Antipop Consortium | Antipop vs. Matthew Shipp (Thirsty Ear Blue Series)

Because of these unfortunate circumstances, some diehard Antipop fan could see the album as an improper send-off, a compromise of the group’s intentions. But that doesn’t turn out to be the case.

 

Every so often, a group or individual comes along that shakes up their respective genre of music. Enter Antipop Consortium and Matthew Shipp. Each boasts an impressive ability to refigure their music of choice: for Antipop, it’s the deconstruction of hip-hop; for Shipp, it’s the modernization of jazz piano. And if you imagine them getting together in a recording studio, the result could be disastrous. Or it could become Antipop vs. Matthew Shipp, which proves an amazing 40-minute journey through some of the strongest material ever produced by either party. It’s as though the weirdnesses of both Shipp and Antipop are simultaneously offset by the presence of the other. Antipop’s harsh analogue hiss and loping percussion are mellowed by Shipp’s more organic piano stylings, while Shipp’s music is given a more straightforward structure with the inclusion of Antipop’s lyrics. The only real blemishes on this record stem from the dissolving of Antipop Consortium late last year. After two proper albums and one EP, the group called it quits, presumably after this recording session, and one voice missing from Antipop vs. Matthew Shipp is that of M. Saayid, whose flow and subject matter were the most directly accessible of Antipop’s three MCs (the others being Beans and Priest). Because of these unfortunate circumstances, some diehard Antipop fan could see the album as an improper send-off, a compromise of the group’s intentions. But that doesn’t turn out to be the case. Antipop and Shipp remain staunch in their attempts to independently push jazz and hip-hop into the future, even while working together. In the case of Shipp, he’s given three completely instrumental tracks, one of which, the album-closing “Free Hop,” is a culmination of many of the rhythmic and tonal themes he has toyed with in the past. It’s seven minutes of frenetic free-jazz mastery, accompanied by some of the best vibe playing I’ve heard recorded or otherwise, courtesy of quartet guest-member Khan Jamal.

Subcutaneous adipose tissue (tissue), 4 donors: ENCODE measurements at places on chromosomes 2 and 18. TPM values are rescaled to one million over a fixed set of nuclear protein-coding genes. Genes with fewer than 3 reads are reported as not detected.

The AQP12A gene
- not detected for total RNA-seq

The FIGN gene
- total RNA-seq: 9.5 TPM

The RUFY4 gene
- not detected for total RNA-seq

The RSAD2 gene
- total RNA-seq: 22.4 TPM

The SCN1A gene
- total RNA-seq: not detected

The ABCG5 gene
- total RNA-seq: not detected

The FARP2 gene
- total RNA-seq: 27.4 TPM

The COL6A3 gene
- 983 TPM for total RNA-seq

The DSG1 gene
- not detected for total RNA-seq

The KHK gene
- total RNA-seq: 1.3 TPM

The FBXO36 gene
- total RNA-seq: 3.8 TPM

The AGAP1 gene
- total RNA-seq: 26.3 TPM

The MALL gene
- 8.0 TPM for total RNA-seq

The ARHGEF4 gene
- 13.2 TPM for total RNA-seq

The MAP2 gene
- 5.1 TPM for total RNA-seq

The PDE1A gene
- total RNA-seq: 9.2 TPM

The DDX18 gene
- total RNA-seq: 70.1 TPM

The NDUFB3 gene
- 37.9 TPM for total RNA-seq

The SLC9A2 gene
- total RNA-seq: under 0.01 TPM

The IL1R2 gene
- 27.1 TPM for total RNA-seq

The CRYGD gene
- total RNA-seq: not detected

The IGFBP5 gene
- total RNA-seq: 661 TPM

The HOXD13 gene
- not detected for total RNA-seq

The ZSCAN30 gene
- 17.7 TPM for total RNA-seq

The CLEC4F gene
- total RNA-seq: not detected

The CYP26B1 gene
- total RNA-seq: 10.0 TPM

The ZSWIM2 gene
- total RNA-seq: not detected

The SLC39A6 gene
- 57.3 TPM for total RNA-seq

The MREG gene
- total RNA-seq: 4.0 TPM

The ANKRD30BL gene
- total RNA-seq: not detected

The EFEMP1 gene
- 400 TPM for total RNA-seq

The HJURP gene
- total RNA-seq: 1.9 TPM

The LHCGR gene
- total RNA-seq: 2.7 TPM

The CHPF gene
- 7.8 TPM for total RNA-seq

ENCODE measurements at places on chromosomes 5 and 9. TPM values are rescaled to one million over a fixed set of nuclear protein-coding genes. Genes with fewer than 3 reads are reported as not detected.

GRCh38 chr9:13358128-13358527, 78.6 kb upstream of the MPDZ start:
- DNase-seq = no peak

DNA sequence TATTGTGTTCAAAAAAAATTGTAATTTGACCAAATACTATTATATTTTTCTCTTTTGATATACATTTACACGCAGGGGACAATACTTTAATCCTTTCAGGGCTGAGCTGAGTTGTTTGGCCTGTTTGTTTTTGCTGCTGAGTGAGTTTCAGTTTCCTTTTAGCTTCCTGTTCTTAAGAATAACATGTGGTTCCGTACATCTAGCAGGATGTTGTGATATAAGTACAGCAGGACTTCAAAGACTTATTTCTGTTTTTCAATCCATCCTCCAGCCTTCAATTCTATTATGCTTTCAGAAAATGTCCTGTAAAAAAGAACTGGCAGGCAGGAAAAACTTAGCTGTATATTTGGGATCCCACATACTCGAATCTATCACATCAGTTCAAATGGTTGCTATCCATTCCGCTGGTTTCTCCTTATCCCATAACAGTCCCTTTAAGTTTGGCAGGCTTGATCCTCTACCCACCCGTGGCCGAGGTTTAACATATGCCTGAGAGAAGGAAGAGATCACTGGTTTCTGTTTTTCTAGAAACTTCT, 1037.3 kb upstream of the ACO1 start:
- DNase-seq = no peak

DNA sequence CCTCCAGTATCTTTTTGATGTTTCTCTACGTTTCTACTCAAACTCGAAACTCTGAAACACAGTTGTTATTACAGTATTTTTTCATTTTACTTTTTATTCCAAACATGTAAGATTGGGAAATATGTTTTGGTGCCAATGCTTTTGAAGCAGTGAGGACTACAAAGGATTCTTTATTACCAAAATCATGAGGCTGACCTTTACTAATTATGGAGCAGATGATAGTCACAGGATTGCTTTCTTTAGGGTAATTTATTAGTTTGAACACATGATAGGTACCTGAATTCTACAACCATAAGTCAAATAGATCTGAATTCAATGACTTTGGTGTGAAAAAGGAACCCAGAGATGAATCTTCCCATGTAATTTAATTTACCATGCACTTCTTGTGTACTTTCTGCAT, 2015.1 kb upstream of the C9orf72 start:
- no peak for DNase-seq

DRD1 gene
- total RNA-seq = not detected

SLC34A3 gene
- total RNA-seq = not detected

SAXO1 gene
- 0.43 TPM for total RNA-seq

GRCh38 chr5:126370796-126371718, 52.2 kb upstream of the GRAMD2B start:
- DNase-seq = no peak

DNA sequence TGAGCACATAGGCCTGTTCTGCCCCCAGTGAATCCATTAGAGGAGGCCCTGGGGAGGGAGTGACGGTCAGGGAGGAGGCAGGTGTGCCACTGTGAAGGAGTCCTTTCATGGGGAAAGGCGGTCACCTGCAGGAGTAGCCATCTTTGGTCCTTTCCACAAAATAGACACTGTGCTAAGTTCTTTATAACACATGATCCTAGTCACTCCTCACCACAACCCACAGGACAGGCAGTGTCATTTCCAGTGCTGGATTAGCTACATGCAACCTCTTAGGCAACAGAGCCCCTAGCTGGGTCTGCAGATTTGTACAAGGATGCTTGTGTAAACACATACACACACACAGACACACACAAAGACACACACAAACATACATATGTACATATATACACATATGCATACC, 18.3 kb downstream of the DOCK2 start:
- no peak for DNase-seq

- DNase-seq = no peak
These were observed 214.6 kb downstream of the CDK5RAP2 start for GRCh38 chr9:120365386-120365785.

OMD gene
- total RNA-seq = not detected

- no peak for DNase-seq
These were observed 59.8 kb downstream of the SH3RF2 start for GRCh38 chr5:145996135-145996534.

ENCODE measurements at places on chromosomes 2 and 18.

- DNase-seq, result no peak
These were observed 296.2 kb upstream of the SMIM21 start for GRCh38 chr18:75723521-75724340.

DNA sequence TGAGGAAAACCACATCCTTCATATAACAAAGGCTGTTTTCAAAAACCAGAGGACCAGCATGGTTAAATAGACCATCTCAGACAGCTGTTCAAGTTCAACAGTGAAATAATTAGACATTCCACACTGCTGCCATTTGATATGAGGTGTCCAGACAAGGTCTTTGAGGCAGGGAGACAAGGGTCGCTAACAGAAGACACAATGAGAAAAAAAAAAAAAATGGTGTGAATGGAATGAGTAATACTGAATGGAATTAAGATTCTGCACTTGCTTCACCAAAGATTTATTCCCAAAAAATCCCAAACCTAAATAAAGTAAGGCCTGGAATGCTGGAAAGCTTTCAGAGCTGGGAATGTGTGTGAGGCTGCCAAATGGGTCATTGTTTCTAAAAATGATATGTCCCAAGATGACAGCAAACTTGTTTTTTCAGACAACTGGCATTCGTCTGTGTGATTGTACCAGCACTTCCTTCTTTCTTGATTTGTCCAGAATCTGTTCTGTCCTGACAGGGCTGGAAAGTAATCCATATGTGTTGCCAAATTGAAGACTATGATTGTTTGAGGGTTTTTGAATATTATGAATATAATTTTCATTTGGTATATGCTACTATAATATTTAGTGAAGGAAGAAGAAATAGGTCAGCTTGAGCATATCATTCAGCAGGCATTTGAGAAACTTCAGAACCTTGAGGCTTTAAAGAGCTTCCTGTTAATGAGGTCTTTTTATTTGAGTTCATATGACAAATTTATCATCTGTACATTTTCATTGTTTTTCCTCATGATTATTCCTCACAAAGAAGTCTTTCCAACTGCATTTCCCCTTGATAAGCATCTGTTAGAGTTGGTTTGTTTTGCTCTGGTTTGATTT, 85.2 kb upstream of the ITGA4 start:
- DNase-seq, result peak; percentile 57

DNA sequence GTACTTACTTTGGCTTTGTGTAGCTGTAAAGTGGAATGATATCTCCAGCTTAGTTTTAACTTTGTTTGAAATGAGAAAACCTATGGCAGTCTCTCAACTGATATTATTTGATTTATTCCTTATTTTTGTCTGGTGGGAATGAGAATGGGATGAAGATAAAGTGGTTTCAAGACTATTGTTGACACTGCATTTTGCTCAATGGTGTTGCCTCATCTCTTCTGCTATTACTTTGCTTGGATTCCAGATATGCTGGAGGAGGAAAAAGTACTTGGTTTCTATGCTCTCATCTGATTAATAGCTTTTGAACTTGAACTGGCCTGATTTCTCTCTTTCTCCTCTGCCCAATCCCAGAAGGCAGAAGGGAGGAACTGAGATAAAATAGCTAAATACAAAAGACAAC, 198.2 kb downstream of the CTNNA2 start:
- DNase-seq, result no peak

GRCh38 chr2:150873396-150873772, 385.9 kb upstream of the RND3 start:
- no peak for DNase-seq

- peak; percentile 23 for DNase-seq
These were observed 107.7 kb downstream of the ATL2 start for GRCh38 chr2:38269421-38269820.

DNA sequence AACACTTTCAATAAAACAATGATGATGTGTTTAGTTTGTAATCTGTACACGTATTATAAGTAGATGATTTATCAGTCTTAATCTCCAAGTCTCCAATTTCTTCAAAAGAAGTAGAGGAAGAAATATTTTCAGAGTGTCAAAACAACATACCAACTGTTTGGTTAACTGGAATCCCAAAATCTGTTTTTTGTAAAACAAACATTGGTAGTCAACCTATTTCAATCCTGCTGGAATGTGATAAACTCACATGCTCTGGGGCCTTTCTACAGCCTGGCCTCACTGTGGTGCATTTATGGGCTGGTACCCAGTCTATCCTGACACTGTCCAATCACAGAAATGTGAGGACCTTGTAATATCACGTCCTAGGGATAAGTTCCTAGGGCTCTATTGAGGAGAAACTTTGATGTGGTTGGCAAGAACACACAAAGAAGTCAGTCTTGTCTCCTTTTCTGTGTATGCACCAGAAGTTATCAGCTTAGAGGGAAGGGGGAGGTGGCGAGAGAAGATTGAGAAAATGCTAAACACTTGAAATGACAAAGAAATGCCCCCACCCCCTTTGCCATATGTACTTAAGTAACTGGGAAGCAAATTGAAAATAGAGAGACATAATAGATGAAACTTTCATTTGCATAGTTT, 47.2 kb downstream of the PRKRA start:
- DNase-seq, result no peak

Antipop offers lyrical accompaniment on every other track, including the noirish “Slow Horn” and “Monstro City,” on which Beans spits abstract, sestina-like lines such as, “Most events of sequence/With the began/Discourse to irrelevant.” But the album’s strongest points are those at which Shipp and Antipop share the stage as equal partners. Both “Staph” and “A Knot in Your Bop” are an almost eerie perfection of the members’ styles of avant-garde jazz and hip-hop, excellent experimental lyrics working in tandem with chord-driven piano solos. And while I’ll miss Antipop, if this album is any indication of the quality of their individual future output, I’m excited to see exactly what’s to come.

 

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